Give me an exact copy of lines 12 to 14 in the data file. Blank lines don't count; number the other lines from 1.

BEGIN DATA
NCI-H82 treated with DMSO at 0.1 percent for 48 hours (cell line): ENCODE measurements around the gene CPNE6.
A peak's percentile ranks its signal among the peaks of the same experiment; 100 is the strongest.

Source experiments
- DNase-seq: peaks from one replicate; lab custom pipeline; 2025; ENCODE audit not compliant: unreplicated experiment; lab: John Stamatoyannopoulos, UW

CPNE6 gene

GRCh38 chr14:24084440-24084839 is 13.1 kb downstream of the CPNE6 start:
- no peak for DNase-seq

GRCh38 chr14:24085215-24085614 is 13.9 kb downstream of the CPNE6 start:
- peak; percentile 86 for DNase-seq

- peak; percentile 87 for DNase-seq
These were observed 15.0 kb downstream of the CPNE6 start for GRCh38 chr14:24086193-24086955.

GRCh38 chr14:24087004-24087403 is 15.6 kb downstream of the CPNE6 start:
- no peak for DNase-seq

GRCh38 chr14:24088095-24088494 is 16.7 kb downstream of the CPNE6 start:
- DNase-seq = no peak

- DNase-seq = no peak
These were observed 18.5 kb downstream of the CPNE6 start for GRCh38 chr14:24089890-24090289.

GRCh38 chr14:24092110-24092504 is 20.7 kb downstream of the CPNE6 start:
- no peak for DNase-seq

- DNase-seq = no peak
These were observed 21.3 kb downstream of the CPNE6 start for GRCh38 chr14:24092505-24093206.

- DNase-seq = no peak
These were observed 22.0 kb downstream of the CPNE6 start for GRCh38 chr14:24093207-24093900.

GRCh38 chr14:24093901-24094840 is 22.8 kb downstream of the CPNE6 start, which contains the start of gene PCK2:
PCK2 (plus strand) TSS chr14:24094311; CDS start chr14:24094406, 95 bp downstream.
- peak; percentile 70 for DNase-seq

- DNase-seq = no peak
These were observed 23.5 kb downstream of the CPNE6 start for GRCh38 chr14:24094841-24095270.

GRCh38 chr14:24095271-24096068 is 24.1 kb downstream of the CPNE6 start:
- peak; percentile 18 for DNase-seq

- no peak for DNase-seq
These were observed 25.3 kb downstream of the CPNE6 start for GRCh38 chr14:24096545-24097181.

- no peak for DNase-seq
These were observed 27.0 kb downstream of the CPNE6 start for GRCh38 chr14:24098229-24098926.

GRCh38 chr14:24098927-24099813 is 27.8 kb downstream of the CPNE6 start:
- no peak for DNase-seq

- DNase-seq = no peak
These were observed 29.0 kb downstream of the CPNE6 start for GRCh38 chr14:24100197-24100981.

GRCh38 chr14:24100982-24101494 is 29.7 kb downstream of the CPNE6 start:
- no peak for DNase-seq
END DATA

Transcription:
GRCh38 chr14:24087004-24087403 is 15.6 kb downstream of the CPNE6 start:
- no peak for DNase-seq

GRCh38 chr14:24088095-24088494 is 16.7 kb downstream of the CPNE6 start: